Tuesday, March 8, 2016

The Winner's Kiss by Marie Rutkoski

The Winner's Kiss by Marie Rutkoski
Release Date - March 29, 2016
Publisher Website - Raincoast Books
Publisher Social Media - Twitter
Pages - 496 pages
My Rating - 5/5
**received for honest review from the publisher**


Here is the Goodreads synopsis
War has begun. Arin is in the thick of it with untrustworthy new allies and the empire as his enemy. Though he has convinced himself that he no longer loves Kestrel, Arin hasn’t forgotten her, or how she became exactly the kind of person he has always despised. She cared more for the empire than she did for the lives of innocent people—and certainly more than she did for him.

At least, that’s what he thinks.

In the frozen north, Kestrel is a prisoner in a brutal work camp. As she searches desperately for a way to escape, she wishes Arin could know what she sacrificed for him. She wishes she could make the empire pay for what they’ve done to her.

But no one gets what they want just by wishing.

As the war intensifies, both Kestrel and Arin discover that the world is changing. The East is pitted against the West, and they are caught in between. With so much to lose, can anybody really win?
I fully expected to have my heart broken while reading The Winner's Kiss. Marie Rutkoski's subtly beautiful series has shown that there is beauty in unexpected places, but heartbreak too. The previous novels have offered an exquisite heartbreak while leaving you entirely captivated. This finale offered up plenty to mourn as we see the cost of war, but also plenty to find solace in as we see the resilience within people.

Kestrel, right from the moment we meet her in The Winner's Curse, quickly become one of my favourite characters. She is, to borrow from Taylor Swift, the definition of a 'nightmare dressed like a daydream'. She's a strategist who will out maneuver you. She's the knife you never see coming. She's not a warrior or even a fighter really, and that is what I love most about her. She uses her intelligence and political skill to get things done. This is what sets Kestrel apart from other literary heroines, and also what makes her such a welcome inclusion to the Badass YA Ladies list. She uses the skills she does possess and I can think of no better message for readers than that of owning what you're good at and feeling pride in it.

The ending of The Winner's Crime left us with Kestrel being branded a traitor, and her future uncertain. We quickly see what the consequences of her actions are. She proves herself just as resourceful, and as resilient as I hoped. Kestrel truly is a character to admire for her complexity, and tenacity. This final chapter in her story only proves her willingness to remain steadfast in her beliefs, even if she sometimes doubts herself.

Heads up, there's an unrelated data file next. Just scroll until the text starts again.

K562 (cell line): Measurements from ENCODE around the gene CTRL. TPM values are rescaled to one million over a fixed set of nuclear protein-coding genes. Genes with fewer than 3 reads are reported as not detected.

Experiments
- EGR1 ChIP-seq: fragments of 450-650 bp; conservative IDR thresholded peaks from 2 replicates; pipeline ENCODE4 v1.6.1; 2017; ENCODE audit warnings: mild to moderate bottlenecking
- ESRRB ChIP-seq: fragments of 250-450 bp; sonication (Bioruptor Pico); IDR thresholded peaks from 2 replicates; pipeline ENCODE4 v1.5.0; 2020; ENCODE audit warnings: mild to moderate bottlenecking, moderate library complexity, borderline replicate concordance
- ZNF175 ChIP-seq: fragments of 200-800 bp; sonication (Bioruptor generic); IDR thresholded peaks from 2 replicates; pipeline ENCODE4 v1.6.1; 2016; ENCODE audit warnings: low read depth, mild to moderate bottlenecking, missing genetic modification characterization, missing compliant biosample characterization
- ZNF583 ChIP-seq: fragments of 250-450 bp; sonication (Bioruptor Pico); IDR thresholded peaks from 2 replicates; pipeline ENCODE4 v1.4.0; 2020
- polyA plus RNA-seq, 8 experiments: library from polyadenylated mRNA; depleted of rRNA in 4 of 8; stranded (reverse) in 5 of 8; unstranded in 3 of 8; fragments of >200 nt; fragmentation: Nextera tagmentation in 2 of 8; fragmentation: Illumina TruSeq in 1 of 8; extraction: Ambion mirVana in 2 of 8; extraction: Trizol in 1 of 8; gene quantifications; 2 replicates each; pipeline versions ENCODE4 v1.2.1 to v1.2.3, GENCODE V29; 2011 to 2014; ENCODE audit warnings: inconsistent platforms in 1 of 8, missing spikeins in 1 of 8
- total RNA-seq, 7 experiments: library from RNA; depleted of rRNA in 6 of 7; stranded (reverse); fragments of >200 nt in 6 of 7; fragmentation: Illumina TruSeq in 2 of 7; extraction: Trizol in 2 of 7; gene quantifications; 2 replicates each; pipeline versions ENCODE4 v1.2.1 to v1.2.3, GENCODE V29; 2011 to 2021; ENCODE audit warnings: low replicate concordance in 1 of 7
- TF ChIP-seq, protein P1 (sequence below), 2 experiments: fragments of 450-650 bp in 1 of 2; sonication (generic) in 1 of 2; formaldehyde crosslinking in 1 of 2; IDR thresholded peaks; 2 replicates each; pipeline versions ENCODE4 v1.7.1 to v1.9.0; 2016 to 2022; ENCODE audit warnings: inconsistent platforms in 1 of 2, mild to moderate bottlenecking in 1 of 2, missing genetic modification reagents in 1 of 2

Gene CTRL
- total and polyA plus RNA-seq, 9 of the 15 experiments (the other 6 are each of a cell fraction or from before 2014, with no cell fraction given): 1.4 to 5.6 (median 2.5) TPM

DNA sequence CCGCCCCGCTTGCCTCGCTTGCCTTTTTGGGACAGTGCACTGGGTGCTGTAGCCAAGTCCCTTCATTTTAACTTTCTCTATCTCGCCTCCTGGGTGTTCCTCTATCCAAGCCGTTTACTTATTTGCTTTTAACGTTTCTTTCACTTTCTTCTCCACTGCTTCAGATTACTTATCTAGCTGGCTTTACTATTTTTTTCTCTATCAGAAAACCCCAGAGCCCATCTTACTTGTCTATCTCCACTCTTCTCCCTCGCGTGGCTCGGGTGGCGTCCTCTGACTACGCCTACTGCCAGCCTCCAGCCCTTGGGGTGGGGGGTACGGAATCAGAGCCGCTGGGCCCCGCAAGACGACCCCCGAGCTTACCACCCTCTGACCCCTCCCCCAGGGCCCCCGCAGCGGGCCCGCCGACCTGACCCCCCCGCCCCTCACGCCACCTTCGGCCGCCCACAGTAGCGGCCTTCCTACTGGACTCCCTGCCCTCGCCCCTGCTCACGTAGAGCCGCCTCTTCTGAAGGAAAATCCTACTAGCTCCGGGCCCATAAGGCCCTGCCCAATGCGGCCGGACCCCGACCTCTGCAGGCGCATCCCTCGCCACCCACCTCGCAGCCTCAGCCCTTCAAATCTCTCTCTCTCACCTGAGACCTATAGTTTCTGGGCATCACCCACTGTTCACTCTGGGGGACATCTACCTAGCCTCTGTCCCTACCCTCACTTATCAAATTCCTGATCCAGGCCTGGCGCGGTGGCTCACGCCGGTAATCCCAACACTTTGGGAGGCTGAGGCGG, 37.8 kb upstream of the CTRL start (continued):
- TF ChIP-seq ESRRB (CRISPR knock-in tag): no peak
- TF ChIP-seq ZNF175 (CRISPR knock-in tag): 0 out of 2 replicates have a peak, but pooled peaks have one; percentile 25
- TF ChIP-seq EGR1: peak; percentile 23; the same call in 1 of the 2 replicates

The romance in this series has a lot in common with Pride and Prejudice even if the novels have nothing in common at first glance. There is a pride in both Kestrel and Arin that prevents them from fully communicating with each other, and their own prejudices and self doubt prevent them from moving towards the happiness they both deserve. This novel is a quieter, slower burn romance but is all the better for it. I won't spoil if Arin and Kestrel have a happy ending, only that their story continues in this installment and is as brilliantly written as the previous chapters in their romance.

There is plenty said about war, and the costs of war within these pages. Even the 'winners' are left with uncertainty and casualties. This novel balances the injustices done, and the need for freedom, with the brutal truth of war. It may be necessary to fight for what you believe in, but Marie Rutkoski shows that it always comes at a cost.

Surprisingly, forgiveness is a reoccurring theme within these pages. Particularly the strength it takes to offer forgiveness to those who may not truly deserve it. Forgiveness can heal and is a vital part of the healing process for a lot of our characters. It's tied together beautifully with the war storyline in a way that is effortless. It makes the story richer, and touching. Marie Rutkoski shines most in the character motivated moments that are rich with emotion and that is evident as this story comes to close.

Marie Rukoski ends The Winner's Trilogy with a stunning, romantic finale that offers up the most fitting ending to Kestrel and Arin's story. This has been a series of war, love, and miscommunication and that remains true in the finale. The beautiful writing may draw you in, but this finale proves it's the characters that make the series shine.

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